1. Live Hips
Although your grips and and upper-body play a role in the bottom game, your guard is ultimately powered by your lower-body. With most sweeps and submissions, power is almost exclusively generated and applied through your hips and legs. Here’s a good drill to help you understand this:
Have a training partner sit in your closed guard, and get him to interlace both of his hands behind his neck. Do the same yourself. Now try to flip him using a basic scissor sweep. Unless you can take him over cleanly, you are not efficiently applying the power through your hips.
2. Learn to Identify & Use Angles
Like other functional martial arts, in jiu jitsu you usually require angles to apply leverage. There is nowhere that this is more evident than in guard position. There are several different ways these angles can be used, whether it be the angle of your hips to the floor (see above), or the angle between your hips and your opponent’s hips, or the angle of your torso to your opponent’s torso.
Most of the time I’m looking for 90 degree angles, but as of late I’ve found that 45 degree angles work well too. You can see a details on this video I released on this several years ago – it’s a little dated and since then I’ve begun to understand the concept better – I will be releasing a new video on it soon.
3. Trap the Hand, Wrist and Elbow
If you’re going to sweep somebody laterally you need to take his hand, wrist and elbow on the side you are sweeping to out of the equation. Having taught, trained and watched thousands of hours of jiu-jitsu, it’s my current perspective that neglecting to do this is the cause of more failed sweeps than anything else.
Think about it: when you trip or fall over, the first thing you do is stick your hand out to brace yourself. It’s the exact same with a sweep. The hand and arm is the most dexterous part of your opponent’s anatomy and the first thing he will use to stop himself from being toppled. The cool thing about training in the gi is that it’s far easier to tie up his arm and prevent him from doing this, thus improving your chances of completing your sweep.
4. Keep Your Opponent’s Posture Broken
A good opponent will always try to engage good posture before passing the guard. This is because he knows that initiating his pass (by standing or any other means) without it will usually result in him being tipped forward, swept or submitted. So by not allowing your sparring partner to get his posture, you will always be one step ahead. This means that you can be proactive with your attacks (especially with trapping and binding attack patterns like rubber guard) instead of having to first ‘put out the fires’ of his passage attempts.
5. Don’t Allow Him to Grip
High-Level opponents will also never move without first setting grips, especially in guard. Why? Because if he doesn’t have grips, he cannot maintain good posture and cannot control your torso or hips. This is similar to the tip above in that if you don’t allow him to grip (and even better, engage strong grips of your own), you keep him on the back foot and are more likely to be able to impose your will with a submission or sweep attempt.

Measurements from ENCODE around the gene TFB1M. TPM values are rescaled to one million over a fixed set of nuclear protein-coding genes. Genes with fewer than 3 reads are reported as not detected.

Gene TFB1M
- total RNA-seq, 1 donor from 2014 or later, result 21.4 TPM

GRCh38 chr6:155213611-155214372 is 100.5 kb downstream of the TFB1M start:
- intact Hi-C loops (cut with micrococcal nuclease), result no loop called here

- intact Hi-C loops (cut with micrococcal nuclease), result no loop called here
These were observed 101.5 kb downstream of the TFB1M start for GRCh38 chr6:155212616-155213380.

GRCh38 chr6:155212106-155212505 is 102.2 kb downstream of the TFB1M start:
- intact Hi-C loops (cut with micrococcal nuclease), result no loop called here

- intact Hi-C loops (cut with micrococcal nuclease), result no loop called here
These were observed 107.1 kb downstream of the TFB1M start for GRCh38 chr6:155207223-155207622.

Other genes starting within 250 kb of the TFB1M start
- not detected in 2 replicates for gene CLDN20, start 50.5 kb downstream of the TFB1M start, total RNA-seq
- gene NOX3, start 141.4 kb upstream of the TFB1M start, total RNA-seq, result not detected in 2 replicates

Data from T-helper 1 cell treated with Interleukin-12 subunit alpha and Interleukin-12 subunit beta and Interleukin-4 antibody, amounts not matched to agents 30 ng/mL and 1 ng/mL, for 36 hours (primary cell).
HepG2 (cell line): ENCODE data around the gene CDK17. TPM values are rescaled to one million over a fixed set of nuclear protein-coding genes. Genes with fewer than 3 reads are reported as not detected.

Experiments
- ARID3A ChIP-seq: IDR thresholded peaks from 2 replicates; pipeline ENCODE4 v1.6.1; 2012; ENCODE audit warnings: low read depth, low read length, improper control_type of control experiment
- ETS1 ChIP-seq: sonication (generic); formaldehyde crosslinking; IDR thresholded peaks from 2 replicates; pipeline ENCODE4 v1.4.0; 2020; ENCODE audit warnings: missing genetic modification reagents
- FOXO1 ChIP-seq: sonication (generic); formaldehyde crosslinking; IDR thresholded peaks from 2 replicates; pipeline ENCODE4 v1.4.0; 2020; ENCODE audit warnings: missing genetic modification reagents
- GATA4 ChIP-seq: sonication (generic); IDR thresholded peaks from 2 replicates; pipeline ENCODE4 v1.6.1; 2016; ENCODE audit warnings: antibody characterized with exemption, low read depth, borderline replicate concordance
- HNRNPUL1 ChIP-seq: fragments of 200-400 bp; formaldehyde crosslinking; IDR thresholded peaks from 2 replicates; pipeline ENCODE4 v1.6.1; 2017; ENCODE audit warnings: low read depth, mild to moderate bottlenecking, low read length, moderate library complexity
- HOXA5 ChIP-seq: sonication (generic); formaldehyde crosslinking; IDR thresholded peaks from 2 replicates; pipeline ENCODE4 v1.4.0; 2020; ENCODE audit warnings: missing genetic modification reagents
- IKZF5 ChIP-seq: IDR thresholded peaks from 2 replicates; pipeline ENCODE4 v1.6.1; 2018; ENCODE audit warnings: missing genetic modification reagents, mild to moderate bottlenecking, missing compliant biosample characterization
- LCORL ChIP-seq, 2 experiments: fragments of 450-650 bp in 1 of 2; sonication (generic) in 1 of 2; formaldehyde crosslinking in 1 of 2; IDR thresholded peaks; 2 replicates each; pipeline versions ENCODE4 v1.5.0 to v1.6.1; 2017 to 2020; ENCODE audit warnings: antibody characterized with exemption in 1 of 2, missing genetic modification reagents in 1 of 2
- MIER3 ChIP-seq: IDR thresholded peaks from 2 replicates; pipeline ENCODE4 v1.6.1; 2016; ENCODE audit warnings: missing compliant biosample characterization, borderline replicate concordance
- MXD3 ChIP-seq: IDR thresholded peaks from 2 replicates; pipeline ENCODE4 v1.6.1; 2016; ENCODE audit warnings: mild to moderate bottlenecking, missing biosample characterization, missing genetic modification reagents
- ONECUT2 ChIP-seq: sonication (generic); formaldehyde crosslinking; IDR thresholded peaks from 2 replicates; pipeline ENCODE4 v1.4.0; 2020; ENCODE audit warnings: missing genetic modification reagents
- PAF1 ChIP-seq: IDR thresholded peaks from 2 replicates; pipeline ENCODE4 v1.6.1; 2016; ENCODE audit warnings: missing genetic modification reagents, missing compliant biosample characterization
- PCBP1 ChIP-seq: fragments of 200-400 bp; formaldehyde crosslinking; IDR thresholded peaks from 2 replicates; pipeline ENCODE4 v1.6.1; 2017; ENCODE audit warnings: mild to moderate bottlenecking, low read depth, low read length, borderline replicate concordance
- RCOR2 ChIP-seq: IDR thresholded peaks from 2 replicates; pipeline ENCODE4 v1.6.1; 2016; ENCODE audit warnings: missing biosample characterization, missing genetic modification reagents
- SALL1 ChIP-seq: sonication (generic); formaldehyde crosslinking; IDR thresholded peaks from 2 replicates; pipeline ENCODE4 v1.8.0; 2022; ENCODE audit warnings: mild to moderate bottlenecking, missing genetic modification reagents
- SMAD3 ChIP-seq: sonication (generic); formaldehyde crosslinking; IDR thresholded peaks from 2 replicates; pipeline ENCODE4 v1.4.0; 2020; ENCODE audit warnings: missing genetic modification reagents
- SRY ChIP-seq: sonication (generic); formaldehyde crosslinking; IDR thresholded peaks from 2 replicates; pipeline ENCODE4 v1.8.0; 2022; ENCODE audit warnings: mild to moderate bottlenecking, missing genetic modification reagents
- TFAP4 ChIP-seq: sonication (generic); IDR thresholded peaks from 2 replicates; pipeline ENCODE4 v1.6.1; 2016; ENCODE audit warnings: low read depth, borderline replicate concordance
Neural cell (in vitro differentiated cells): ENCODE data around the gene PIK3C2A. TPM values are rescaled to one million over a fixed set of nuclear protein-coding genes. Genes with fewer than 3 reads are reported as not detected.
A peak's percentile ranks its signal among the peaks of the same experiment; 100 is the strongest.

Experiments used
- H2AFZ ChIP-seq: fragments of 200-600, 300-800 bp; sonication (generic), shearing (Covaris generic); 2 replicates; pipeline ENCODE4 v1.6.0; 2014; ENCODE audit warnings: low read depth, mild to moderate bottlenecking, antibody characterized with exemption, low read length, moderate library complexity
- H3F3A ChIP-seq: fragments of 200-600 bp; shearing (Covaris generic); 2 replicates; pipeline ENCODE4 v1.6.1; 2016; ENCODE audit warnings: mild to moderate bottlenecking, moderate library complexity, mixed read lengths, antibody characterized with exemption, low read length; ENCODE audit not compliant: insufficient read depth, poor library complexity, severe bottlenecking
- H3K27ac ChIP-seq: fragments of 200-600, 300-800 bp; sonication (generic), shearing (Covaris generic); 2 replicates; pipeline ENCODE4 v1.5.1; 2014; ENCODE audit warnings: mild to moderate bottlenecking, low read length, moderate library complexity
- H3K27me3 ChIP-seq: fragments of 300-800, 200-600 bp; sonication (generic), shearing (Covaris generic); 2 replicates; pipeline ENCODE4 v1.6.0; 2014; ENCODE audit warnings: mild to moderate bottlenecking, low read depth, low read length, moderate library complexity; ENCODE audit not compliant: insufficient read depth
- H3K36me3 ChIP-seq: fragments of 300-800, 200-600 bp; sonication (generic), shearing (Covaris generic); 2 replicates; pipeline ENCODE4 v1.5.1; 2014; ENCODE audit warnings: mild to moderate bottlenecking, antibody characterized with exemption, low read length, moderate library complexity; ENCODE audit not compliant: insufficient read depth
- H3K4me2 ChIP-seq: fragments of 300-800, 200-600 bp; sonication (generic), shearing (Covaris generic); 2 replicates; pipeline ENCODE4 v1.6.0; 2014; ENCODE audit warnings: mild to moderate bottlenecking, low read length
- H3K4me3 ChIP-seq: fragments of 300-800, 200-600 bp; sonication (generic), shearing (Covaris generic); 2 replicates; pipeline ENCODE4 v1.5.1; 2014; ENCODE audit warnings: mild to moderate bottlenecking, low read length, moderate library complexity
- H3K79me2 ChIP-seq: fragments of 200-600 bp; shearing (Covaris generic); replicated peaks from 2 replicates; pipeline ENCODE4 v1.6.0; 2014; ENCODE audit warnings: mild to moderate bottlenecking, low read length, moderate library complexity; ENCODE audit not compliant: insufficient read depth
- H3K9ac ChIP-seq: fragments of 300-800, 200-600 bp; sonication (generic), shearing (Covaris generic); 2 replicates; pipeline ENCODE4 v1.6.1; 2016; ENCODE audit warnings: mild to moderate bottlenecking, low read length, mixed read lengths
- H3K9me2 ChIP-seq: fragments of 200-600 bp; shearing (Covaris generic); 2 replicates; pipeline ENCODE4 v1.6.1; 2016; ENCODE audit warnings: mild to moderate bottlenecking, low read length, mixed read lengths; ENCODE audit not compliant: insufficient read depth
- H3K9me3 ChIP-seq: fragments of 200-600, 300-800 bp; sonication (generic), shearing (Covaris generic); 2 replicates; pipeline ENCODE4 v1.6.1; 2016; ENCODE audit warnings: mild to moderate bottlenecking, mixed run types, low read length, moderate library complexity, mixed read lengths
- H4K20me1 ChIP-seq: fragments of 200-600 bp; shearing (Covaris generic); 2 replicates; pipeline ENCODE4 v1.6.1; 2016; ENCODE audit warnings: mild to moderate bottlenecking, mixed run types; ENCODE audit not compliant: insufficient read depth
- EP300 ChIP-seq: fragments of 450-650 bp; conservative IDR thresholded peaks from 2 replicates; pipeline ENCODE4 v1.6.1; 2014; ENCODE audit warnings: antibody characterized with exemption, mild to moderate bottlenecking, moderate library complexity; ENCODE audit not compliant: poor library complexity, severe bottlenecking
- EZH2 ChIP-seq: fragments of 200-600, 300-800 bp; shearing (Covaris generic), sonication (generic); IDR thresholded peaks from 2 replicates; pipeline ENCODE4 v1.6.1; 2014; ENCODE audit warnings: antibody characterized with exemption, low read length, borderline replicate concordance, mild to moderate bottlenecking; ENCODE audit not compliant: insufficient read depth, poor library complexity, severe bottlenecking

This is a trick originally taught to me by my first judo teacher taught me when I was eight years old and it works like magic in bjj, especially the guard. If you want to sweep your opponent in one direction, start to off-balance him in the opposite direction. This often results in him overcompensating his weight towards the direction you want to tip him, making the subsequent sweep much easier. This tip works especially well with the Xande sweep shown below:
7. Utilize the centre-line concept
Imagine a line running down from the top of your opponent’s head to floor, bisecting his body into left and right halves. This is the ‘center-line’. When playing guard, if you can get one of your opponent’s arms all the way across this center-line he becomes very vulnerable to not only the back-take but also several different armbars and sweeps. There are different methods to getting the arm across, but most of them rely on a) using both of your arms against the one of his and b) shifting your hips to the same side of the arm you’re trying to drag across. You can see this concept in action below:
8. ‘Topple the Head’
Picture your opponent sitting upright in your guard with good posture. Think of his head as a ball bobbing on the top of spout of water. Your objective should be to try and knock the ball off of the spout. If you can do this, you will completely break his balance, priming him for a sweep or submission. There are many ways to do this, whether it be pushing into his neck with your wrist/forearm, reaping the behind his armpit with the back of your knee or tugging him forward from a lapel grip. Anything you can do to move his head off of this ‘central pillar’ is going to make his life more difficult and yours easier.
I wanted to share this because my friend was saying that a lot of people have issues with this area of BJJ and I am likely to run into my own once I start. I found the tips to make a lot of sense, specially when you consider the competitive side of BJJ.